Social media can connect us to a world of opportunities, but what if it’s harming our children?

Your child’s brain is developing rapidly, making them more susceptible to the harms of social media. And though they might put on a brave face, they could be hurting underneath. It’s time to unmask the harms of social media.

Up to 95% of youth ages 13–17 report using a social media platformopens in a new tab, with more than a third saying they use social media “almost constantly.”

There is growing concern for children and teens using social media. Social media can be incredibly harmful for youth. Kids need less screen time for healthy growth and development. We can work together to establish social media boundaries, model healthy social media use, and teach children how to use it safely.

Up to 95% of youth ages 13–17 report using a social media platform, with more than a third saying they use social media “almost constantly.”

The harms of social media

Statistics from the U.S. Surgeon General advisory on social media and youth mental health:

Teens who spent more than 3 hours per day on social media faced double the risk of experiencing poor mental health outcomes.

opens in a new tabSourceopens in a new tab

Nearly half of teens ages 13 to 17 said using social media makes them feel worse.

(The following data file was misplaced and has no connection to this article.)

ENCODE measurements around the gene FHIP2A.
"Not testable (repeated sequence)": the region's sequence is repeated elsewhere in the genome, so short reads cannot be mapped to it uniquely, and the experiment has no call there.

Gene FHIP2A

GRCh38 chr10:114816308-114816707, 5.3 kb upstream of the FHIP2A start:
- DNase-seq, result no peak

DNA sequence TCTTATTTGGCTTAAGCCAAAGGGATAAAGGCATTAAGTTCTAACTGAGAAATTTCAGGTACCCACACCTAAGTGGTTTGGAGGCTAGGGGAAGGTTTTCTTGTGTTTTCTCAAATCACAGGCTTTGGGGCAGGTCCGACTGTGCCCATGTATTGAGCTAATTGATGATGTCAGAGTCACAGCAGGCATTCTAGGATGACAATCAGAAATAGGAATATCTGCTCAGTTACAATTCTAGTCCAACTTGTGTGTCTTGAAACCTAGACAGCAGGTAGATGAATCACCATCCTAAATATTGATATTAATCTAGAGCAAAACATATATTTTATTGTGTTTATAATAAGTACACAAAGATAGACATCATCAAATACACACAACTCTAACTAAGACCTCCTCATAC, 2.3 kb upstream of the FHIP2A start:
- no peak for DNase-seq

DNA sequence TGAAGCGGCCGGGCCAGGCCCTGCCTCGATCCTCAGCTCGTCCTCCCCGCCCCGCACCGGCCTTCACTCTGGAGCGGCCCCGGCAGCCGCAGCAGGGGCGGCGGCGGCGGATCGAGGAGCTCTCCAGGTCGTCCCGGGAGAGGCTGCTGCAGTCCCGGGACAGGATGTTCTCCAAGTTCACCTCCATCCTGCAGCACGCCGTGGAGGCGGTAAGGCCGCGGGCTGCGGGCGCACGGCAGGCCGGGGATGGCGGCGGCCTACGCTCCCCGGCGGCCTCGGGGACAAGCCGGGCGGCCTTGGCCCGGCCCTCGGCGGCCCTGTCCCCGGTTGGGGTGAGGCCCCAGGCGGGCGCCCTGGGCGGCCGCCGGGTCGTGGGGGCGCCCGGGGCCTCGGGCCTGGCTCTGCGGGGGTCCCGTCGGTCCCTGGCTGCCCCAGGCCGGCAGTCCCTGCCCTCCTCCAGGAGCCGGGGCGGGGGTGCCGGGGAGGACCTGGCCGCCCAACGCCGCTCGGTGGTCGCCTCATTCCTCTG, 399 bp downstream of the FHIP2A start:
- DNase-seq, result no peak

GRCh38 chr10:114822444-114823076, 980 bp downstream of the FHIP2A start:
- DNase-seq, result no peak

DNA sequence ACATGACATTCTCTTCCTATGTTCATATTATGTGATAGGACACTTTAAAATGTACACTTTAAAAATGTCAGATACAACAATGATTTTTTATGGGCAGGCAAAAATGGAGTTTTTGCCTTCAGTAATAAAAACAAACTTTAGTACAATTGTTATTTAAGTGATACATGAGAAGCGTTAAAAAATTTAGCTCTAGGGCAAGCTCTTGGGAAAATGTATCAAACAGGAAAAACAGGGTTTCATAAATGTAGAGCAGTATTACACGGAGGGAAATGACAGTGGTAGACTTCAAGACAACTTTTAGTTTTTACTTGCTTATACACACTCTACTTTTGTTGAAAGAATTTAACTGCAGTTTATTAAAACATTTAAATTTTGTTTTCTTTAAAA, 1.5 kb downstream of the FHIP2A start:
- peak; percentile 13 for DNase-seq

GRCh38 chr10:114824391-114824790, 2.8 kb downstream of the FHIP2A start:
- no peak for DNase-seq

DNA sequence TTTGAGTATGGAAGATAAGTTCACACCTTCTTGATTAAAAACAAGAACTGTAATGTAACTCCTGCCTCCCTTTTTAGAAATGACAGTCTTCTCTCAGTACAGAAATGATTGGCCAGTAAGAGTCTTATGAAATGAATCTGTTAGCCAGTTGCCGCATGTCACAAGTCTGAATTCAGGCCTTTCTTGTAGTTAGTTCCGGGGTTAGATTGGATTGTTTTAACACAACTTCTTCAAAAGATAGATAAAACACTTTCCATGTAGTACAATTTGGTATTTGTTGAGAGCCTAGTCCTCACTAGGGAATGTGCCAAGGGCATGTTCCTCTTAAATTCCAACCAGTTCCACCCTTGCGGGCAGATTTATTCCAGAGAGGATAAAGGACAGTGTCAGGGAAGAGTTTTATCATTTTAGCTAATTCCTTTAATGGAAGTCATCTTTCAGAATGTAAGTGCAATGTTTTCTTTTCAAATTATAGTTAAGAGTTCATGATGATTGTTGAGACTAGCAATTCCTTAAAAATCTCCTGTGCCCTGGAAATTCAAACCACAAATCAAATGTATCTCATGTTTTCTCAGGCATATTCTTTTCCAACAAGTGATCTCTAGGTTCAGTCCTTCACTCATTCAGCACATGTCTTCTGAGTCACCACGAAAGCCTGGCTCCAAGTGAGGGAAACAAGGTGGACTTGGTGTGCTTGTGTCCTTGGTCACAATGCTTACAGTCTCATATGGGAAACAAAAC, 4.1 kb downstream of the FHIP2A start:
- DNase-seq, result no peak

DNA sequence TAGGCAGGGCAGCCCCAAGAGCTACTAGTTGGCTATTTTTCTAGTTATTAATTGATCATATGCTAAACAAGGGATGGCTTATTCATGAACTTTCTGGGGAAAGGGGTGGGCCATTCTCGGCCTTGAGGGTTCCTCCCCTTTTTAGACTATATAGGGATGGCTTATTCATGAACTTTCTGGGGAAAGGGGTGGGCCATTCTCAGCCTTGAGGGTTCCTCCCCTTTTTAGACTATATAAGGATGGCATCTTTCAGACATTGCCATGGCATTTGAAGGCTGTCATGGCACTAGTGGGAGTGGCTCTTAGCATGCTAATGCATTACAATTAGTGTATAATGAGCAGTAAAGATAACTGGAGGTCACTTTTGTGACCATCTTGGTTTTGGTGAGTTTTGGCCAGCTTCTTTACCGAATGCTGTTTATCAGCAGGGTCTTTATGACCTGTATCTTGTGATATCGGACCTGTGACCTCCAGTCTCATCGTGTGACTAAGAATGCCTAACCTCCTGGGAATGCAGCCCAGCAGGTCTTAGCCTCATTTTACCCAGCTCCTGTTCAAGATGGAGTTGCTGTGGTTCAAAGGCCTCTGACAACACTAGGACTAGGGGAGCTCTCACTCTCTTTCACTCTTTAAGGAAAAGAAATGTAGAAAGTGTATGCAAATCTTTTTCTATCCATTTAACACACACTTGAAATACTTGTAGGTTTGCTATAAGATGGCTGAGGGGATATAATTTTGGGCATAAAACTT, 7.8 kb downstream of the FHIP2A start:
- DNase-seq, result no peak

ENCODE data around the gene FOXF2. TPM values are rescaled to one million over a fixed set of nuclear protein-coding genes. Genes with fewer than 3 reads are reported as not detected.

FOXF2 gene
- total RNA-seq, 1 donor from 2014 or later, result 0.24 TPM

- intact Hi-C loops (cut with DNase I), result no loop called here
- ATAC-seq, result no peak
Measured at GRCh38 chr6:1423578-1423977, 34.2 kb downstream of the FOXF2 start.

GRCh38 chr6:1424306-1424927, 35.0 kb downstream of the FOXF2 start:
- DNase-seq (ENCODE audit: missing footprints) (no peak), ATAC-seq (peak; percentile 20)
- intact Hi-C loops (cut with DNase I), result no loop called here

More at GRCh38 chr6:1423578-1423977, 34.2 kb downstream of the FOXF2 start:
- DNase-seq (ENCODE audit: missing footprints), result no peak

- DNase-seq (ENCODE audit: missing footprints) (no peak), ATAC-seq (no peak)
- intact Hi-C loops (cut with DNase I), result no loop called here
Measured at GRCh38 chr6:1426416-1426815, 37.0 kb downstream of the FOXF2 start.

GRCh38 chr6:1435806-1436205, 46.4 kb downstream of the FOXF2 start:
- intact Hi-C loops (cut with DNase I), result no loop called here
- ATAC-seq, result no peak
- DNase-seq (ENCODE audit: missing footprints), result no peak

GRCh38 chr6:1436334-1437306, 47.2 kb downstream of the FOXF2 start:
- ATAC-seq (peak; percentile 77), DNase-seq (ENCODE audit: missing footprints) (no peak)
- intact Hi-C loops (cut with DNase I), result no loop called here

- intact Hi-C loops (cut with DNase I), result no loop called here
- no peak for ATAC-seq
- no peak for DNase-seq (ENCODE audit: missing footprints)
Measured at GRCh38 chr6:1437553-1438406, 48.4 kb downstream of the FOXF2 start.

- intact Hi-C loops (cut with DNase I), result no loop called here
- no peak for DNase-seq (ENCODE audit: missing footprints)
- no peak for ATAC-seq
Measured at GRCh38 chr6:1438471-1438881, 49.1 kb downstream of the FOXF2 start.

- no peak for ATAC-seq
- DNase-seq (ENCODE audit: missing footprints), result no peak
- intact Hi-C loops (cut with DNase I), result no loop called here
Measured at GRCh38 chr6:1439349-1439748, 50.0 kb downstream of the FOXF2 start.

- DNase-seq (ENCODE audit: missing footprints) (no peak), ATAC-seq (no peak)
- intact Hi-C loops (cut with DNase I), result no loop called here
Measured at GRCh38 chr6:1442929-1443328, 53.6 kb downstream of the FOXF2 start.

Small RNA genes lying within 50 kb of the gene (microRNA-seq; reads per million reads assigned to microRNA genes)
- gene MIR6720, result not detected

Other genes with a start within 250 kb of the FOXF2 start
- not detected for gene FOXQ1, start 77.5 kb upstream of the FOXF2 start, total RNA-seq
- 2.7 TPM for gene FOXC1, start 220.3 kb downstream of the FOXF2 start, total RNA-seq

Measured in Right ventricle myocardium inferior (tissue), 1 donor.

Almost 60% of teenage girls say they’ve been contacted by a stranger on social media platforms in ways that make them feel uncomfortable.


According to a survey of 8th and 10th graders, the average time spent on social media is 3.5 hours per day and almost 15% (1 in 7) spends 7+ hours per day on social media.


More than 60% of teens are regularly exposed to hate-based content.


Excessive social media use has been linked to sleep problems, attention problems, and feelings of exclusion among teenagers.


In a review of 36 studies, a consistent relationship was found between cyberbullying on social media and depression among children of all ages.


In a national survey of girls ages 11 to 15, one-third or more say they feel “addicted” to a social media platform.


More than half of teens report that it would be hard to give up social media.

What do Utah parents think about social media?

It can be scary and intimidating raising kids in a world filled with technology—predators, inappropriate content, bullying, and a distorted reality are just some of the concerns you might have. But you’re not alone! We asked Utah parents what they thought about social media, its effects on their children, and what they’re doing to help protect their kids.

  • 88% believe social media has a detrimental impact on children and youth.
  • 63% were concerned about social media impacting their child’s mental health.
  • 60% were concerned about social media impacting their child’s body image.
  • 94% enforce boundaries with their children’s social media usage, like enforcing time limits, content restrictions, and setting age limits.
  • 84% encourage their children to unplug from social media and participate in other activities.

What can you do to protect your child?

Governor Cox speaking at the Harms of Social Media press conference

Reconsider allowing your child to have social media and encourage them to wait to use it until they are an adult.

Governor Spencer J. Cox